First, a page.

There is no trick left unused by the pro khat campaigners in the UK.  Even gender has been at some point exploited.  Gender relations within the Somali community are often referred to as contagious, and as such it is claimed that the debate on its entirety is sponsored by Somali women.  This contradicts the fact, that the lead on the anti khat campaign is himself a man and former user of khat.  Not that only, he was recently awarded by the Somali Youth Forum, led by a group of young men, as the campaigner of the year.
The Somali Youth Forum has also become the first Somali organisation to win the London peace Award
As a mental health specialist myself and a Psychologist in Training, I have no doubt in my mind that khat is an addictive drug that has negative impact on mental health.  Beside this as a Somali I am aware of the scale of the problem within the community; there is rarely a family that is not affected directly or indirectly, by its misuse.  The fact that the community continues to demand the status to be revised is a testimony to its due importance.  Hence seeking just policies that are based on mutually constructed and negotiated outcomes in an environment that is race and class bias free is not an option for the Somalis.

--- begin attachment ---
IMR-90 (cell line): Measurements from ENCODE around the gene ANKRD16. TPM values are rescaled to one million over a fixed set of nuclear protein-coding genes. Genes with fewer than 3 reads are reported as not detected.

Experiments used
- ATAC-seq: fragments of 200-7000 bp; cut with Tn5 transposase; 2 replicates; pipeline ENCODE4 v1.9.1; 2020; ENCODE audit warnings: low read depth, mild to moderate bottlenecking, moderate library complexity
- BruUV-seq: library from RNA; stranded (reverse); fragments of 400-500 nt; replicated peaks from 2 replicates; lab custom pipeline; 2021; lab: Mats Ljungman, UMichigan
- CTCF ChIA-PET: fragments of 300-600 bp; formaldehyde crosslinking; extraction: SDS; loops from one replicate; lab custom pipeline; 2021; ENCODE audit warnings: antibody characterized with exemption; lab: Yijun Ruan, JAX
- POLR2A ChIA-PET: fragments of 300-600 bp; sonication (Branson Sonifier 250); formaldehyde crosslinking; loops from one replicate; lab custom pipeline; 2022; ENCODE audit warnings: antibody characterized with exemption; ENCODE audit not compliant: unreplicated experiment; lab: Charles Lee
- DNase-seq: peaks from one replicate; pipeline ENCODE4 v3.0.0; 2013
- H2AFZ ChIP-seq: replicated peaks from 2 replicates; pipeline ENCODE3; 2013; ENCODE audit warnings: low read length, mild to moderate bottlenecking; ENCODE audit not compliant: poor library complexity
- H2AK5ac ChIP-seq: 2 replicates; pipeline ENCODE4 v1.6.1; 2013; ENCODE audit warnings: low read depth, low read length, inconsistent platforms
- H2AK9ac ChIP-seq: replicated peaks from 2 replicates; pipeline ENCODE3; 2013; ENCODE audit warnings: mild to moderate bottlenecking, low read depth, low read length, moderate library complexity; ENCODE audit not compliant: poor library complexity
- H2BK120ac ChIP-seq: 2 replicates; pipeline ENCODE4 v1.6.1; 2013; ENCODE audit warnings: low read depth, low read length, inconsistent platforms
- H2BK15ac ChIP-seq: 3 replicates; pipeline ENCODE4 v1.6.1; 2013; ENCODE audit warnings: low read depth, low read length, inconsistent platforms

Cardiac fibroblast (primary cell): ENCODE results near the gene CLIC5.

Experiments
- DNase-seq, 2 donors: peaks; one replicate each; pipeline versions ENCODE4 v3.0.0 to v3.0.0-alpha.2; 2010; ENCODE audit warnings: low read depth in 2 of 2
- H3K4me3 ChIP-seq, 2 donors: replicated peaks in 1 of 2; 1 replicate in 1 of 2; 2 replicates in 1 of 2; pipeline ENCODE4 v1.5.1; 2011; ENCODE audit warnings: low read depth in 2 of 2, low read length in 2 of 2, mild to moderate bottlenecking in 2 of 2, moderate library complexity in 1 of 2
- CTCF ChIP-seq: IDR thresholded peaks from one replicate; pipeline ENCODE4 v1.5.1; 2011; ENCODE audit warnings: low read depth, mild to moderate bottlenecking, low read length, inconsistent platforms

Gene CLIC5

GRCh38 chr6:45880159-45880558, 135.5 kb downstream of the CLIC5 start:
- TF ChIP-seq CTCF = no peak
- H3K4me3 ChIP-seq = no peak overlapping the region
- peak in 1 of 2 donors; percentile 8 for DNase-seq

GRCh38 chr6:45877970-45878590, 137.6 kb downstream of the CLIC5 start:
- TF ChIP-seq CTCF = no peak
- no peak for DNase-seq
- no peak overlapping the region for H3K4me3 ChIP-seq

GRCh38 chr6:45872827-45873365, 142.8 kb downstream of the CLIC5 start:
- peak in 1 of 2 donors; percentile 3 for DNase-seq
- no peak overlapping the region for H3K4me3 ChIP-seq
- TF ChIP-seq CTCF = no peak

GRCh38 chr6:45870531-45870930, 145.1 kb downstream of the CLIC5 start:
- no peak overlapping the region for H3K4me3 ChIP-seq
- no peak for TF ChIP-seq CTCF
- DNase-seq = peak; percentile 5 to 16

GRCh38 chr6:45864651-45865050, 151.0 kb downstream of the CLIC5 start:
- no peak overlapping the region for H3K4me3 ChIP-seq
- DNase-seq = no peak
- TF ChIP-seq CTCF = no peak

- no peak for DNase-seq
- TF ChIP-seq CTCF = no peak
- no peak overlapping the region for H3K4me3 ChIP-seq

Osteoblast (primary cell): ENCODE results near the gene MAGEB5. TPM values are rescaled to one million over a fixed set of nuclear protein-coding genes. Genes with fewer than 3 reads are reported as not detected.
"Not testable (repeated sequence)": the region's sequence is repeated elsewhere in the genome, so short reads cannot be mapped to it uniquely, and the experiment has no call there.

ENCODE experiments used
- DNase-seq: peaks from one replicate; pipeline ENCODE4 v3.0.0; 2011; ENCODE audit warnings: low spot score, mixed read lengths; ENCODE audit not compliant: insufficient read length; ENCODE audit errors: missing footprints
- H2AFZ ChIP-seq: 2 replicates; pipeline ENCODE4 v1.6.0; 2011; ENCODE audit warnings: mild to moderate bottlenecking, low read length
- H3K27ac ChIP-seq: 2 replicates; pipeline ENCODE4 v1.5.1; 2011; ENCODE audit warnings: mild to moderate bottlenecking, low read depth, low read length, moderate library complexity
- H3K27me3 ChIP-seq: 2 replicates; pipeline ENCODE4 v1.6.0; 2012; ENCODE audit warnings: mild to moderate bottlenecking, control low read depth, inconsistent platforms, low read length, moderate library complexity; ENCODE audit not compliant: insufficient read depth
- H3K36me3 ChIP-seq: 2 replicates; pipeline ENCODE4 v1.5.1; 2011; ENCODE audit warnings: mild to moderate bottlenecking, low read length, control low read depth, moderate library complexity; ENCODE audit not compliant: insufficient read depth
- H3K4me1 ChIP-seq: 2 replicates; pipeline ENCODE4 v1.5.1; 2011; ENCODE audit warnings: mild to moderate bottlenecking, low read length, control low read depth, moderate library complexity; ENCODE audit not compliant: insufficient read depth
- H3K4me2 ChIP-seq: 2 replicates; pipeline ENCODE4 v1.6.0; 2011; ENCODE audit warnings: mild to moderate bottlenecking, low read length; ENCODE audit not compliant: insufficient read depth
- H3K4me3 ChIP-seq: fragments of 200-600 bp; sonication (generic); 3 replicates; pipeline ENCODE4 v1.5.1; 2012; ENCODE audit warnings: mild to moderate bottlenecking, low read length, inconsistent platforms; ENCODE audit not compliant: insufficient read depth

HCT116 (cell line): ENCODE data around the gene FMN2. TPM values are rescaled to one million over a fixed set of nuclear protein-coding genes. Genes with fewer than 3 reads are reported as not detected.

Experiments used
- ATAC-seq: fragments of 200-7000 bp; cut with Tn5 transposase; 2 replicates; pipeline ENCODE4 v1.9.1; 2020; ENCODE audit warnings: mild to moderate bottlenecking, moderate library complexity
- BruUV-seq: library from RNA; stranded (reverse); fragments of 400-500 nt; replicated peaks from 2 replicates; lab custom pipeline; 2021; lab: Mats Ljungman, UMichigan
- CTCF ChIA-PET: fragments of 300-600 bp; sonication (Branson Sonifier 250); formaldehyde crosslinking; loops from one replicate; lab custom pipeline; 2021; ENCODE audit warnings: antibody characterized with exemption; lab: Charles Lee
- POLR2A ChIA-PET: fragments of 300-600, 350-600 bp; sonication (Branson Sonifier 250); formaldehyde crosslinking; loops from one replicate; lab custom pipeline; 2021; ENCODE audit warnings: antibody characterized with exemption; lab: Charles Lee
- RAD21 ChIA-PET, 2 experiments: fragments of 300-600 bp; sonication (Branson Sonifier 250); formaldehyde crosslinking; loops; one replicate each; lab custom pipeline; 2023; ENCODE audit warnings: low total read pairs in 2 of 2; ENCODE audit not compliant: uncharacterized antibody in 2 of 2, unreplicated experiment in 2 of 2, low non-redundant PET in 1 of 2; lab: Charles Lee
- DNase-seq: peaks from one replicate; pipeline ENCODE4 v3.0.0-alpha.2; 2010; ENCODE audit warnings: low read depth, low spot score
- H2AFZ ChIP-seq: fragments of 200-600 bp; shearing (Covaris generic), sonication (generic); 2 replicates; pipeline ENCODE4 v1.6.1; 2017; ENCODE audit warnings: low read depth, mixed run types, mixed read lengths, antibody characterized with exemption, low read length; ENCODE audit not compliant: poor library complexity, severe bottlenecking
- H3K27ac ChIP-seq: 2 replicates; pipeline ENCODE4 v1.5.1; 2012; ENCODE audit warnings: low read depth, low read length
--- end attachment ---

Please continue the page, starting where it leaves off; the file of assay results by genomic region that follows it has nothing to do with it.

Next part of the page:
However, more needs to be done.  There is a duty upon all of us as Somalis and as British citizens, to inform our politicians about what we know; that our country’s stance can no longer be justified.  It is also equally important that we, as Somalis, choose our battles and come together around those causes that unite us irrespective of where in Somalia we come from.
You can directly go to the petition:
Or contact the leader of this campaign: (Abukar Awale) on:
Warsan Cismaan Saalax
Is the Chair of the British Somali Community and a Psychologist in training